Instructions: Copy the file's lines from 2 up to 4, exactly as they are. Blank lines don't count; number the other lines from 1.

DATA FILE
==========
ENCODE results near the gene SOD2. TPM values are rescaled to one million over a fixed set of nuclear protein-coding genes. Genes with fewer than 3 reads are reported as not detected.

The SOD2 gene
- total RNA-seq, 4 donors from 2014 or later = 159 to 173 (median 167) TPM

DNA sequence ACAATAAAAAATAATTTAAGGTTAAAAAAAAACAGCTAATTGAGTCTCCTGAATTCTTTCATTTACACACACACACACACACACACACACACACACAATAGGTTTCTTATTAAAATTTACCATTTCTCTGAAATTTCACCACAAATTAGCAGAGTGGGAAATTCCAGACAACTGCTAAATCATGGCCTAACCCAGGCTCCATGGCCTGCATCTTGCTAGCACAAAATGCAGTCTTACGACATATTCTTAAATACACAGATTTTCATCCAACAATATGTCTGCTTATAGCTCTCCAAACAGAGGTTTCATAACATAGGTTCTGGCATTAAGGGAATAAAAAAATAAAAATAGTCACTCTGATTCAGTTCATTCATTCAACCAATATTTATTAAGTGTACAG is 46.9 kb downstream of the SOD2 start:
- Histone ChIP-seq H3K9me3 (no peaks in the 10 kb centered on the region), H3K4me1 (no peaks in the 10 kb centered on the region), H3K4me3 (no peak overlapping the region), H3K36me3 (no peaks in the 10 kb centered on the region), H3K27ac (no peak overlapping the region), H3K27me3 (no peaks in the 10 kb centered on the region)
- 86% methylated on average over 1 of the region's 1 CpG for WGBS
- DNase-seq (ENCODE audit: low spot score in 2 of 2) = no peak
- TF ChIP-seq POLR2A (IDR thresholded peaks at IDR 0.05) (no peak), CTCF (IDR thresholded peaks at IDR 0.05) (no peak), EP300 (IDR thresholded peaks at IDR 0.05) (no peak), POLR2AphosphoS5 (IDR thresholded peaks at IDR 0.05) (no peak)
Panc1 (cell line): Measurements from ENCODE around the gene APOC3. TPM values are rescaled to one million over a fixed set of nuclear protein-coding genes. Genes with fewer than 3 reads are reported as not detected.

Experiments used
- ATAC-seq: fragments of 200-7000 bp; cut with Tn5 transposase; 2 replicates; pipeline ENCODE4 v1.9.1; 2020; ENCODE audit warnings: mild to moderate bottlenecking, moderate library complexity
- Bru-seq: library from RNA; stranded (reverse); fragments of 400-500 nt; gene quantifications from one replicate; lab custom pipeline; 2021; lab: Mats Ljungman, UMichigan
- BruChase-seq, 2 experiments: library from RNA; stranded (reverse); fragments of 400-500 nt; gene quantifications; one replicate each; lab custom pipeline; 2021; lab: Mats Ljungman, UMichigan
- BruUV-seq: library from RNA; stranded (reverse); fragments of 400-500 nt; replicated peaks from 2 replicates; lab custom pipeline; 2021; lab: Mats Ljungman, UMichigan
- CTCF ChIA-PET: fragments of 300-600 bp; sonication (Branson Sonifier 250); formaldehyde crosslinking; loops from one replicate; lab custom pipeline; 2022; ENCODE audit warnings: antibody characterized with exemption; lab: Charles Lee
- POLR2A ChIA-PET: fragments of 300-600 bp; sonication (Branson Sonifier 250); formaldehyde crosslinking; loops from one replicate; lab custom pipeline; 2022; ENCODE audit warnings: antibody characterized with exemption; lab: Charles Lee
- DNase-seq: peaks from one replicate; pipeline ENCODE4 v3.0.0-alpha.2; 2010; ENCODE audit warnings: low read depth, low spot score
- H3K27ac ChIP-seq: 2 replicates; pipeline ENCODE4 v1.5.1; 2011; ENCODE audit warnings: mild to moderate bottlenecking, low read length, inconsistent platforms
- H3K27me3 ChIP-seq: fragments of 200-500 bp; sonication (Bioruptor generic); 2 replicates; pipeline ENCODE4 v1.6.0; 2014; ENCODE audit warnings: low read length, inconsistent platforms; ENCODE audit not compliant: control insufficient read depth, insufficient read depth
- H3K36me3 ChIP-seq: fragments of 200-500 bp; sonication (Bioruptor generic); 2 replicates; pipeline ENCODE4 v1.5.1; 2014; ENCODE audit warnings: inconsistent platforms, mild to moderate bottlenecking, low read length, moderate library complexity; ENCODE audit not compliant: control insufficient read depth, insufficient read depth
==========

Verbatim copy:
The SOD2 gene
- total RNA-seq, 4 donors from 2014 or later = 159 to 173 (median 167) TPM

DNA sequence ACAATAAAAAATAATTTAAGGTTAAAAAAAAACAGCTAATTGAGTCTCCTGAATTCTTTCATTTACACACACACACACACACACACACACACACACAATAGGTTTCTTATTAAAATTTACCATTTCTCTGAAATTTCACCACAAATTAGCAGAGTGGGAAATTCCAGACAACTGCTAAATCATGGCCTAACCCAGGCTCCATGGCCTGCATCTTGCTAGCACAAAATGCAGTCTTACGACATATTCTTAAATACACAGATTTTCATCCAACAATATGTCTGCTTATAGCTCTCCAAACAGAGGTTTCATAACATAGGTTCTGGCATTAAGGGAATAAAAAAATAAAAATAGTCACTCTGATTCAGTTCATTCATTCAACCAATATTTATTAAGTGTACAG is 46.9 kb downstream of the SOD2 start: